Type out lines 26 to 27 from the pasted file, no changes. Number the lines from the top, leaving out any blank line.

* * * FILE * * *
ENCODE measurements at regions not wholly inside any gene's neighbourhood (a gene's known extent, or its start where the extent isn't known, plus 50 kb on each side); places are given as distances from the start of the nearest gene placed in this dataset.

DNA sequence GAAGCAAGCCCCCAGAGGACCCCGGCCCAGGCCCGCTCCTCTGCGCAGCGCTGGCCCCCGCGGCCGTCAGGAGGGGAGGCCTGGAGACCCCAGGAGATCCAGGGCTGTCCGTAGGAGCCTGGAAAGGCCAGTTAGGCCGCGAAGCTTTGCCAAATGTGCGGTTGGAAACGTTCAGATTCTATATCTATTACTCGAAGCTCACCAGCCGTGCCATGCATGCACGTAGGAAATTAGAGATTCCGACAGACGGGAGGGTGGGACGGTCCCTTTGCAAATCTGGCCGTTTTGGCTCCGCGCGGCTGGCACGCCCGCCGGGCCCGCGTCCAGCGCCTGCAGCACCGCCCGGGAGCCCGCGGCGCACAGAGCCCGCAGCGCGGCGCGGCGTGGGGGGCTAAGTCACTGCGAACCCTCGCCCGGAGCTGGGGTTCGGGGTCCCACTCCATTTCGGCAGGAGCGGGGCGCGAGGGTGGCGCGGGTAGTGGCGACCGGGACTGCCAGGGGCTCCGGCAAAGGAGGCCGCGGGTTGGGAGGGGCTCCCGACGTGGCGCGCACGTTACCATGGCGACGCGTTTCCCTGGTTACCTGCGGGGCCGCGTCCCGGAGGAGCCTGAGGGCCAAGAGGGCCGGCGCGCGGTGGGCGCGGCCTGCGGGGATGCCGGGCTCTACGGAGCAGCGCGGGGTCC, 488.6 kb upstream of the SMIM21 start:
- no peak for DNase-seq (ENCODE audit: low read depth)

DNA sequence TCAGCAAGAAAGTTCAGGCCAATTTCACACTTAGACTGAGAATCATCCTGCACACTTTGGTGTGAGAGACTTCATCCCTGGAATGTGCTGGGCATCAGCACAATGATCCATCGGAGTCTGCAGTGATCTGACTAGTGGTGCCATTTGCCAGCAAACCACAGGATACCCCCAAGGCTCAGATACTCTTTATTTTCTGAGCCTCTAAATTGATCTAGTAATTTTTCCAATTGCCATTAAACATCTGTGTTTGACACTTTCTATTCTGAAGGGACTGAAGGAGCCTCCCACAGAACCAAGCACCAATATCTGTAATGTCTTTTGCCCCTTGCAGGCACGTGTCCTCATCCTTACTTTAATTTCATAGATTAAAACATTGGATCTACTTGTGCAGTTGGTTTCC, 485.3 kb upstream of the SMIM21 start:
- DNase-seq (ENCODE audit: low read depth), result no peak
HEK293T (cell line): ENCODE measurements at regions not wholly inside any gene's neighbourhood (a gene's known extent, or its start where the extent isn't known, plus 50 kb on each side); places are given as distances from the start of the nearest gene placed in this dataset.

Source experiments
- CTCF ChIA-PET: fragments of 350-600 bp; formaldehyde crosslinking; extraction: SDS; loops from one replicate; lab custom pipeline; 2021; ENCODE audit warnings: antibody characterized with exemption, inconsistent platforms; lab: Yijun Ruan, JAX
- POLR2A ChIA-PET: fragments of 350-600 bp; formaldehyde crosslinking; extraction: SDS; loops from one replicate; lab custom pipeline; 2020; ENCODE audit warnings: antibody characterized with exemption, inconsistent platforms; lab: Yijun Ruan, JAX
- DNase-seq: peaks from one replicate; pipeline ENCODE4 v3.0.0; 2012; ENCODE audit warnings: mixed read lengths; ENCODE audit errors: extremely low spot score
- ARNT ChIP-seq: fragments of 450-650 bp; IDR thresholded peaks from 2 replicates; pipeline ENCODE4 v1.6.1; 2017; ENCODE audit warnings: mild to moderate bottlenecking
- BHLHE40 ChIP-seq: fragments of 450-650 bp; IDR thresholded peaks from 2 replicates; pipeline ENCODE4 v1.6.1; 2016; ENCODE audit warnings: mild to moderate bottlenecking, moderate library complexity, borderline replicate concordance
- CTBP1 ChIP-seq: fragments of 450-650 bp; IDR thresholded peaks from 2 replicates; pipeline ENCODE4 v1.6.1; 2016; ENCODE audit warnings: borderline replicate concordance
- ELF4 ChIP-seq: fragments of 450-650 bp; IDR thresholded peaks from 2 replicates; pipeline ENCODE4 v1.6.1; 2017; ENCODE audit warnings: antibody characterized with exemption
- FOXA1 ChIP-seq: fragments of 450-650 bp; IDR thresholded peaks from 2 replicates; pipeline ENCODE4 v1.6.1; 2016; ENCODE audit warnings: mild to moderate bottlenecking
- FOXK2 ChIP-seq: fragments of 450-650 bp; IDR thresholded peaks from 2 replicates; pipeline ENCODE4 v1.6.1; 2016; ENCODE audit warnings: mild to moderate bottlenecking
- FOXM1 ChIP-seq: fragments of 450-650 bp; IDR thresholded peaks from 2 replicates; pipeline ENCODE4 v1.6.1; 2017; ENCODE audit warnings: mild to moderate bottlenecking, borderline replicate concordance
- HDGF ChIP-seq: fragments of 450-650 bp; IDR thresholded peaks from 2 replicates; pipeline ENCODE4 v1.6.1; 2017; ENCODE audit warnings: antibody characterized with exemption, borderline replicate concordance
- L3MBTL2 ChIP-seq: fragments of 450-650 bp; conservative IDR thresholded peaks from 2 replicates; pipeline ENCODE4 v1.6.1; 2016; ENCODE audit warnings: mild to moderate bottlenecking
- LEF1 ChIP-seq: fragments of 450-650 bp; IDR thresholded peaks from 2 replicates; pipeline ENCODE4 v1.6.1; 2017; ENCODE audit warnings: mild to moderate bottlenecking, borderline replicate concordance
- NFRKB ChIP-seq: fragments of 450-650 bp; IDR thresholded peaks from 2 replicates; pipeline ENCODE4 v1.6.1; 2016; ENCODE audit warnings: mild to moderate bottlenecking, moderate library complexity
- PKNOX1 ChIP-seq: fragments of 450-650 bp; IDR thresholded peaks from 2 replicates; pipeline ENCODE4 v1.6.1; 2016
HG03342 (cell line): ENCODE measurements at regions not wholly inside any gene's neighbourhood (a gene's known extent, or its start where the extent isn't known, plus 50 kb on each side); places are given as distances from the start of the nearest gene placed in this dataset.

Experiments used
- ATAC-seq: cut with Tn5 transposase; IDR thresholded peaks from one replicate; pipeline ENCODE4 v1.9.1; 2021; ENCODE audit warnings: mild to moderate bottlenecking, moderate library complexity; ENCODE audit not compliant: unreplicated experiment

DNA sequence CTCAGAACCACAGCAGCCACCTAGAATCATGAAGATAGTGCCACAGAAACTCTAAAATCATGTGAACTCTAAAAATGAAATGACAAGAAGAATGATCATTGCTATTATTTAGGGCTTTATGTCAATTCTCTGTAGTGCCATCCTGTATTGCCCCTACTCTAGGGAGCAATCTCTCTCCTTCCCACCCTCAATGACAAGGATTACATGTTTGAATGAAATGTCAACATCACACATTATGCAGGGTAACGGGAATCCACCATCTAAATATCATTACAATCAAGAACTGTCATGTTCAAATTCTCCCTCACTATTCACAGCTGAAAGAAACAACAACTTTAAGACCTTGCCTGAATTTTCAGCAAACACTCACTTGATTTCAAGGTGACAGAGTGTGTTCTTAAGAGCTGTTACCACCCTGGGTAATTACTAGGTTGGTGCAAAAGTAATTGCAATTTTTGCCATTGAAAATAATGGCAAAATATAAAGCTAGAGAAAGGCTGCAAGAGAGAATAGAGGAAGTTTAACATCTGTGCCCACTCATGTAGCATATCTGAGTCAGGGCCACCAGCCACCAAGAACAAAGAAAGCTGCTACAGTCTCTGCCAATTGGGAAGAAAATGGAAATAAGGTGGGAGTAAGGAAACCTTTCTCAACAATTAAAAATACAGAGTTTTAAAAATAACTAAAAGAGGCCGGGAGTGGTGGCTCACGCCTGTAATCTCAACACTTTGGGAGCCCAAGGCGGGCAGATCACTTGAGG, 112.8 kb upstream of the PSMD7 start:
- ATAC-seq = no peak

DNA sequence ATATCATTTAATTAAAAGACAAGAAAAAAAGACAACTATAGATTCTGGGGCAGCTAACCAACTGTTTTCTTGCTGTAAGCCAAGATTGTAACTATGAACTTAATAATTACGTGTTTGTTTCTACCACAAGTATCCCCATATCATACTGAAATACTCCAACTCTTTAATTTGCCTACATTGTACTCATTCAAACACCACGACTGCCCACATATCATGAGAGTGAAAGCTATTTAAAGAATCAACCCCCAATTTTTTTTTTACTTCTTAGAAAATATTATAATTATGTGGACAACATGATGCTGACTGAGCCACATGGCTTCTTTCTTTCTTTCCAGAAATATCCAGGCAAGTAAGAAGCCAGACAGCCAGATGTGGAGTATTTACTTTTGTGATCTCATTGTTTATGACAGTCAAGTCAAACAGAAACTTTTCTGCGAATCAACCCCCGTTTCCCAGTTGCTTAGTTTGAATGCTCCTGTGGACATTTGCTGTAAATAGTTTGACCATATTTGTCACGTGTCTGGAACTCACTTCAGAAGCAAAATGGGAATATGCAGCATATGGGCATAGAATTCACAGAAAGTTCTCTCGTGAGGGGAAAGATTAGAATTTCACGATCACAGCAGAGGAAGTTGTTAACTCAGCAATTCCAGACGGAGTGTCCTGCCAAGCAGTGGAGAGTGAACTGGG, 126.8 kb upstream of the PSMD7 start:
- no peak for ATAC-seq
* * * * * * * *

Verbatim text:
DNA sequence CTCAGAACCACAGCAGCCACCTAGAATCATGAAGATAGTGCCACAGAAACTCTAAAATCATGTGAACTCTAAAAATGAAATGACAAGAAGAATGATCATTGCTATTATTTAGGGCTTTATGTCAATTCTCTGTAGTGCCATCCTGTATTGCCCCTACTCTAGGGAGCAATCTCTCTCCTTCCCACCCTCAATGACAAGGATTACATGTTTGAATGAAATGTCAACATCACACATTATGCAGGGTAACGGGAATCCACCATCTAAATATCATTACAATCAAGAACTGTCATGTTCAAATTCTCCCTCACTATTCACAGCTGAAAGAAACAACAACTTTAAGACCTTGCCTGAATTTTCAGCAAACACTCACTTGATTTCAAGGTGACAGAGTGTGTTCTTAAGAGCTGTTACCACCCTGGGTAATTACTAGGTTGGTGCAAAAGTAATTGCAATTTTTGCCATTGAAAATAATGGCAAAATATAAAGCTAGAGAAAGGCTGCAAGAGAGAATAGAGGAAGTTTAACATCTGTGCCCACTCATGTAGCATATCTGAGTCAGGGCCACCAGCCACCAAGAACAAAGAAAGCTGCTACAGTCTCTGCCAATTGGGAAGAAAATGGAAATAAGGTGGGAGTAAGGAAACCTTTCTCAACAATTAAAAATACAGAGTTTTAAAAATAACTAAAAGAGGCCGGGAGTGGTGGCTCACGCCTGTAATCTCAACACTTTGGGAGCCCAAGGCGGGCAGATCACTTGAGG, 112.8 kb upstream of the PSMD7 start:
- ATAC-seq = no peak